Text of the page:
Thursday, March 29, 2007

Burger King Makes Major Supplier Change

Burger King has announced that they will begin to buying eggs and pork from their suppliers that treat their chickens and pigs more humanely; specifically, the suppliers do not contain the animals in cages or crates. In addition, they will give preference to suppliers who use a more humane way to render the animals unconscious prior to their slaughter.

This is huge news for such a large fast food chain to make such a move.

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Wednesday, March 28, 2007

Patagonia Featured in Fortune

Before it was trendy to 'be green', Yvon Chouinard founded Patagonia, a business that sells outdoor clothing, technical apparel and gear. That was 35 years ago. Fortune features Patagonia and Chouinard this week as their cover story - a company and man years ahead of their time and still going strong.

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Friday, March 23, 2007

San Fran Ballpark Gets Solar System

AT&T Park, home to baseball's San Francisco Giants, is being outfitted with solar panels to light the ballpark's scoreboard. Pacific Gas & Electric Co. (PG&E) is installing the solar energy system. This year's All-Star game will be played at AT&T Park, so hopefully the solar energy system will get some of the spotlight over that weekend to educate some baseball fans about the use of solar energy.

What I found a bit disturbing is the fact that the article implies that the amount of power needed to light the scoreboard is the same amount needed to power 25 homes.

The article also points out that a photovoltaic system was installed in the Nuremberg soccer stadium for last year's World Cup.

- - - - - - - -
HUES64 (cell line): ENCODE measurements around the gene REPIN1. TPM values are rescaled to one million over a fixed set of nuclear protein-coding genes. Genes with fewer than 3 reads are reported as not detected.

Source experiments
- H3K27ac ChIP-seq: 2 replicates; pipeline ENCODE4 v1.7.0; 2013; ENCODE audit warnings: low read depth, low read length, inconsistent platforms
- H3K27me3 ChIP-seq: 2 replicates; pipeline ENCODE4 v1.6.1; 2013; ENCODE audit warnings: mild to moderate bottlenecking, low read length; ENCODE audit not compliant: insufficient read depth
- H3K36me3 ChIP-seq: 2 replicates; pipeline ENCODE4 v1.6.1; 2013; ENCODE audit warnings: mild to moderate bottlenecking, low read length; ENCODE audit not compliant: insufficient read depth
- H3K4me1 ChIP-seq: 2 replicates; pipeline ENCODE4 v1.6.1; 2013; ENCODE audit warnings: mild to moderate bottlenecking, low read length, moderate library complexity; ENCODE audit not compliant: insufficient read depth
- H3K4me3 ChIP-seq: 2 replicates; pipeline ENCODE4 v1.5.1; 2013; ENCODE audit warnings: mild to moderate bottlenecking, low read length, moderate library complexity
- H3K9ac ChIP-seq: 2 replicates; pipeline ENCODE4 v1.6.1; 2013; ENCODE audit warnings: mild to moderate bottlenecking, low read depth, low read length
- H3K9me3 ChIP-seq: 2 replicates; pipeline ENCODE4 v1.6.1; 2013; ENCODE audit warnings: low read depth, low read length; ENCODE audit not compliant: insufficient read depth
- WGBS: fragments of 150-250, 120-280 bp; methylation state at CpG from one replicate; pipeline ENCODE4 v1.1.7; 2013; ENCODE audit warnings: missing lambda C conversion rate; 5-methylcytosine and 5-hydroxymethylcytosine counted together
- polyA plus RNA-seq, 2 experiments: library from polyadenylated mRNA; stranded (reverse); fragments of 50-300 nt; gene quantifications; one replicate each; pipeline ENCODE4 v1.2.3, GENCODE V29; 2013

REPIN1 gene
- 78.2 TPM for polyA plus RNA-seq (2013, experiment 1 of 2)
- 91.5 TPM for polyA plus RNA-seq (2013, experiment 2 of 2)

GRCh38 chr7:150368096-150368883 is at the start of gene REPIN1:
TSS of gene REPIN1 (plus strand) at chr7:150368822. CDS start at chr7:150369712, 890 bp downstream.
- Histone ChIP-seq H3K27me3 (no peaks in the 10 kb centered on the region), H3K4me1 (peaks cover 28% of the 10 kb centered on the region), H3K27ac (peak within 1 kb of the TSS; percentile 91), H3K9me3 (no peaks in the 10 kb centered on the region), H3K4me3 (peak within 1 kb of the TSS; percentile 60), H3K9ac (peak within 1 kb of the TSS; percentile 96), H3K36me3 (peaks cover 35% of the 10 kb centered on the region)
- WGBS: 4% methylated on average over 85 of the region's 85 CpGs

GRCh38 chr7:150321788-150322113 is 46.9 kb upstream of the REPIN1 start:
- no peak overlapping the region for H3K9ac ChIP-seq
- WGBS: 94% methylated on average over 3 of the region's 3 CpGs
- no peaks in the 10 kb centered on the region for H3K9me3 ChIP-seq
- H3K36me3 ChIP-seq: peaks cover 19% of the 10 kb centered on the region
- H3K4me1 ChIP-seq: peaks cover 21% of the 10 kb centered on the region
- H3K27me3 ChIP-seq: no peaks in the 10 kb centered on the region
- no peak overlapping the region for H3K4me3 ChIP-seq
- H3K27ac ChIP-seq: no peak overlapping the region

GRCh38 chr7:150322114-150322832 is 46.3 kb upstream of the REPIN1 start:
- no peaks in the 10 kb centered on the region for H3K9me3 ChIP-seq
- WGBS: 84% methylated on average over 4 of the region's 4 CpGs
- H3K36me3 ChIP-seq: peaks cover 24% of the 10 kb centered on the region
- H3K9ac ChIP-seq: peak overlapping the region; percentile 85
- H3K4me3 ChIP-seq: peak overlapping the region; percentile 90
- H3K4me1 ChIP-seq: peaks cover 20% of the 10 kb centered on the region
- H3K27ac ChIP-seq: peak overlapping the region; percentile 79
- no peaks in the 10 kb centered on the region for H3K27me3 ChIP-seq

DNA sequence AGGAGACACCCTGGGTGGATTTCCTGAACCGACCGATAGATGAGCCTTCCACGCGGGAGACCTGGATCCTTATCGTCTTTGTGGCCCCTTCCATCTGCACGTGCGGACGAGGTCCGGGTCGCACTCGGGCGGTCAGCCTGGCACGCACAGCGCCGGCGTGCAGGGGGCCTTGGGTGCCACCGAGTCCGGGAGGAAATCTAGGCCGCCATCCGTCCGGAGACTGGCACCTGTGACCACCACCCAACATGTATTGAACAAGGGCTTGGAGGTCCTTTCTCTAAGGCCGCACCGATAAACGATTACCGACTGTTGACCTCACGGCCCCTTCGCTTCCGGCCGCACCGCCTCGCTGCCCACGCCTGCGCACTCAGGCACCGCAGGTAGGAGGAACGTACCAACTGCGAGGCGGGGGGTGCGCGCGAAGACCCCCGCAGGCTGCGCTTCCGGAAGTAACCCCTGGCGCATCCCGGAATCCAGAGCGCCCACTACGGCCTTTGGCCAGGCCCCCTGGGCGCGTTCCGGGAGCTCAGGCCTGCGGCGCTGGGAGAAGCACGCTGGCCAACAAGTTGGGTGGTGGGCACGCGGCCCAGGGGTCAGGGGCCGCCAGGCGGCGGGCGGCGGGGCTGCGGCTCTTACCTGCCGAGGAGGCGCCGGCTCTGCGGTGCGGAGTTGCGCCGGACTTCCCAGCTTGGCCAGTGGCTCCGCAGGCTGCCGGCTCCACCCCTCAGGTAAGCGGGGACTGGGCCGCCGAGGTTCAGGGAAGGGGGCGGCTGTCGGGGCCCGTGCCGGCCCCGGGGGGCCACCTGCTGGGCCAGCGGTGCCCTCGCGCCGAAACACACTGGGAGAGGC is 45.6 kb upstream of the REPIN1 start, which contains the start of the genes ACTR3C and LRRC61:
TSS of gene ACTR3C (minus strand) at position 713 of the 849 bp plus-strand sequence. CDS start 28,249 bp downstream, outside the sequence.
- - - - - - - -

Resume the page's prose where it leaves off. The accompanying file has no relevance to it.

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Wednesday, March 21, 2007

Two More Positive Steps for Wal-Mart

Thank you to Net Impact for pointing me to the first article.

Wal-Mart is aiming to give consumers information about the sustainability practices of their electronics suppliers by scoring them on
"energy efficiency, durability, upgradability, end-of-life solutions, and the size of the package containing the product." The hope is that with the Wal-Mart's power of their suppliers, they will be able to influence more positive and more sustainable practices in the manufacturing and packaging of electronics products, and my hope would be that they will be able to encourage a more sustainable end-of-life for the products which will help increase and make for healthier recycling.

Recently, Wal-Mart announced that they are going to replace its 'big rig' fleet with a hybrid fleet of the same type, thus saving millions of gallons of gas every year.

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No Surprise - California Leading Effort to Curb Greenhouse Emissions

According to this article from, California regulators are writing plans to have an emissions trading ("cap and trade") system to help curb greenhouse gas emissions. The cap and trade system is supported by many large corporations as it is seen as a business-friendly system (or, perhaps, business-friendlier than the enactment of a carbon tax).

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Sunday, March 18, 2007

Biodiesel - Piedmont Biofuels

Please excuse the fact that I am posting about another relatively local article. This one, about Piedmont Biofuels in Pittsboro, NC, is from a national magazine. Piedmont Biofuels is a collective that truly believes in the benefits that buying and selling locally can bring to the local community. They buy the inputs for their fuel and sell the fuel only in a 100 mile radius from their location. As demand increases and more biofuels makers pop up, it will interesting to see how decentralized the growth is.